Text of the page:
Time is running out for the First Time Buyer Credit but Congress seems to be moving towards an extension. The possibility of writing an offer and closing on a short sale property before the deadline passed weeks ago. The comfort zone for closing a “regular” sale has passed and gotten to the risk of not closing by December 1. Not impossible, still doable but don’t cash that check ’til you qualify.
Oct. 26 (Bloomberg) — Senate leaders are negotiating to extend and gradually reduce an $8,000 tax credit for first-time homebuyers through 2010, Senator Bill Nelson of Florida said.
“We should be able to extend that later this week,” Nelson, a Democrat, told reporters traveling today with President Barack Obama on Air Force One to a speech in Jacksonville, Florida.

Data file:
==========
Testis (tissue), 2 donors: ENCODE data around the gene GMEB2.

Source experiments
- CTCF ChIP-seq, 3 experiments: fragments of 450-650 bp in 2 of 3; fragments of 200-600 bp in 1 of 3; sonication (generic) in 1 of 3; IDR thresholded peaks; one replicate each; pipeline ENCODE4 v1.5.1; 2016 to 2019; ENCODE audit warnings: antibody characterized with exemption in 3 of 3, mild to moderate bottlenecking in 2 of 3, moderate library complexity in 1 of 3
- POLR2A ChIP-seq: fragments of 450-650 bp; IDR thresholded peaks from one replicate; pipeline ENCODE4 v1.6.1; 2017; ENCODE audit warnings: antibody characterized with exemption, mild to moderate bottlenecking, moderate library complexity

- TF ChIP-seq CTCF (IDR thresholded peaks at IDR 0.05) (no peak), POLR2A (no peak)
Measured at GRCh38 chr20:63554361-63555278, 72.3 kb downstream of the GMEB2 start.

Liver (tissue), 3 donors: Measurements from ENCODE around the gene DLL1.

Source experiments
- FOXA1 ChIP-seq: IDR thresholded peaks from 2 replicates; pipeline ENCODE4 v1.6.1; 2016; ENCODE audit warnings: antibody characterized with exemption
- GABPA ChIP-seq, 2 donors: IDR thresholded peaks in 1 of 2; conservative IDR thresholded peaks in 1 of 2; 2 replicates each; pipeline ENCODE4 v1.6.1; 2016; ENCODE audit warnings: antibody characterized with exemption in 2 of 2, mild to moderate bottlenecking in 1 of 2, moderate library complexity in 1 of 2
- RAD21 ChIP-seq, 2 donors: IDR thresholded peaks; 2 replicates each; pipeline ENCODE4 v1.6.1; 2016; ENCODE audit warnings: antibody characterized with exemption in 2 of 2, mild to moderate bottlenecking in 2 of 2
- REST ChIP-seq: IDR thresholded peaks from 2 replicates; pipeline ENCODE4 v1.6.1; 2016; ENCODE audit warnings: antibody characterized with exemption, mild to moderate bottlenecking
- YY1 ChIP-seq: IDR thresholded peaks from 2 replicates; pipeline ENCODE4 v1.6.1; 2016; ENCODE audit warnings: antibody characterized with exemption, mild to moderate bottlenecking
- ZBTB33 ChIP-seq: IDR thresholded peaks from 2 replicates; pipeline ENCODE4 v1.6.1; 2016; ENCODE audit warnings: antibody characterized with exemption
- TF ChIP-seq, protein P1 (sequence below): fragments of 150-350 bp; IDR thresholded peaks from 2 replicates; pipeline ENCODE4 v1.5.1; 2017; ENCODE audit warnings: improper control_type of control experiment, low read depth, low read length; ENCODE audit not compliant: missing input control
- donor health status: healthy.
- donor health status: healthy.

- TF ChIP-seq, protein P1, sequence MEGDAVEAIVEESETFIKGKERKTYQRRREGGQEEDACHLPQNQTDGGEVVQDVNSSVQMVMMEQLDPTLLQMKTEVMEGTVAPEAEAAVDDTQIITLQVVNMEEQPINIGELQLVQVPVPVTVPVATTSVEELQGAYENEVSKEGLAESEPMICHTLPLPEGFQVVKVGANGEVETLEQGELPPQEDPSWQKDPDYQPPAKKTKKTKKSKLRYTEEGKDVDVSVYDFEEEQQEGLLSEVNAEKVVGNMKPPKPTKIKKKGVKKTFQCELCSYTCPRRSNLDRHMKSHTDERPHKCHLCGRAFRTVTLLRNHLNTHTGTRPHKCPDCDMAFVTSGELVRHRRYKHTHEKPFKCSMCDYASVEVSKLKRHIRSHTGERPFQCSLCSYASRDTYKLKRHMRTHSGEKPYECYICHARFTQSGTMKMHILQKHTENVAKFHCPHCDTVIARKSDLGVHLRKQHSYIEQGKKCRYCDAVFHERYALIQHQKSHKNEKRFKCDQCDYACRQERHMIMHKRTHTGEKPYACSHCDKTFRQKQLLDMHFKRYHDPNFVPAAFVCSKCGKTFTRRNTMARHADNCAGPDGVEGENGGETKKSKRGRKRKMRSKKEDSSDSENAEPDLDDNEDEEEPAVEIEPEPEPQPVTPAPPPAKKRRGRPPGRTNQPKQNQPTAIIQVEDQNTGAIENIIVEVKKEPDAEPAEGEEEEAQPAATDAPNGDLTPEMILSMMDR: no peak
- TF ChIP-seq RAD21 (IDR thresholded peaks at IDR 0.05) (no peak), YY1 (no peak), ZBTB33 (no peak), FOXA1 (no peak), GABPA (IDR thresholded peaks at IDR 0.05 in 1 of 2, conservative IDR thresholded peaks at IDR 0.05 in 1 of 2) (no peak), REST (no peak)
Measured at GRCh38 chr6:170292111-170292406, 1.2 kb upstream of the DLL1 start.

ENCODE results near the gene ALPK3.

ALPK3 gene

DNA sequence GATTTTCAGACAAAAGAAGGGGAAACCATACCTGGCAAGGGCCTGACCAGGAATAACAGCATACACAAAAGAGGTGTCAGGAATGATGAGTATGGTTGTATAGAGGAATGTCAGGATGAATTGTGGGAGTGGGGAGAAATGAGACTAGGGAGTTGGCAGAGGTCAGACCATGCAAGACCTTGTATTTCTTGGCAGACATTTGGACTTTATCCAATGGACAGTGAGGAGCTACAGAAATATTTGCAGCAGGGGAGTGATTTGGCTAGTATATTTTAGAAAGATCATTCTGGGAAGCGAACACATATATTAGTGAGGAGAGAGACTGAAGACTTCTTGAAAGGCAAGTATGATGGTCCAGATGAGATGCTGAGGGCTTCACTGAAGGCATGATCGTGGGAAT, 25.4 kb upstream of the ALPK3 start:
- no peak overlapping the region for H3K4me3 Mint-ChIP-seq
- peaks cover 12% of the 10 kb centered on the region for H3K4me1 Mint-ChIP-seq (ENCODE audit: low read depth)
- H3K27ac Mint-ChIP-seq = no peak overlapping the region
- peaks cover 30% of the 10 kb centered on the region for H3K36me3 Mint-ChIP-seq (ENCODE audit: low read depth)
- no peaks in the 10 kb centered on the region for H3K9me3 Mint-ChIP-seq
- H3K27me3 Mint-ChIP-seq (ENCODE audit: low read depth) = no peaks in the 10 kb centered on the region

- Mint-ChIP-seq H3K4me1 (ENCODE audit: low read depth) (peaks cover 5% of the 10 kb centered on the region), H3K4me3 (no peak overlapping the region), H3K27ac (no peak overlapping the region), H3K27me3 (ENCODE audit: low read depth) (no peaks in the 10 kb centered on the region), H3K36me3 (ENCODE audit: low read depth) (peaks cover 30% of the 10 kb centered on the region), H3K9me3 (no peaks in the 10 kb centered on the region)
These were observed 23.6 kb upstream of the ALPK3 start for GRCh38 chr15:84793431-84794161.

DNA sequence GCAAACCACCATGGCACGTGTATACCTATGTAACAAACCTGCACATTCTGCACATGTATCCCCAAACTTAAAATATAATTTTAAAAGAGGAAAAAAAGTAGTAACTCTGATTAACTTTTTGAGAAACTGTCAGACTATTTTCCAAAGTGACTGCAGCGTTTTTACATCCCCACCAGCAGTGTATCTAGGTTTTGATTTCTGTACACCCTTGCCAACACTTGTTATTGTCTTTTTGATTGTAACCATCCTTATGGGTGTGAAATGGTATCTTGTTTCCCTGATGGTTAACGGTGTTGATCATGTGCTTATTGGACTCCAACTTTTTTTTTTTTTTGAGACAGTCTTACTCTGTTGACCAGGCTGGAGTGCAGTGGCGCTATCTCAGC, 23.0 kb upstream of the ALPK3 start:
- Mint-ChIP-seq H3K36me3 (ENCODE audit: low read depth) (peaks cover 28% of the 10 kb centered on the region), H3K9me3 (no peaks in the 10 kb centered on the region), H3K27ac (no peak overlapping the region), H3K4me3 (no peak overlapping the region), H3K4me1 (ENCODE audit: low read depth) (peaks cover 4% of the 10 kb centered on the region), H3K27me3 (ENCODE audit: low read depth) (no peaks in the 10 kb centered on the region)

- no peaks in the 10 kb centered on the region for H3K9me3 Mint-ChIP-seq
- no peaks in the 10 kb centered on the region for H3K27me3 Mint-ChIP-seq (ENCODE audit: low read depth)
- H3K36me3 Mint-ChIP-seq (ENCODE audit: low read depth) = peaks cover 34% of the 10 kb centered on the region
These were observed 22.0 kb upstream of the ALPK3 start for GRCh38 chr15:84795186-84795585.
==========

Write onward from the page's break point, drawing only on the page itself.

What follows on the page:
Senate Majority Leader Harry Reid of Nevada and Senate Finance Committee Chairman Max Baucus of Montana, both Democrats, may seek to add the homebuyers extension to legislation extending unemployment benefits that may be debated as early as this week, according to Regan Lachapelle, an aide to Reid.
Lawmakers are under pressure from real estate agents, mortgage brokers and homebuilders to extend the $8,000 credit before it expires Nov. 30.
Baucus and Reid made a proposal last week to Senate Republicans that would extend the homebuyer credit through 2010, Lachapelle said. First-time homebuyers who close before April 1 would get the full $8,000, and the credit’s value would be reduced by $2,000 in each successive quarter until expiring at the end of the year.
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Case Shiller Index released tomorrow.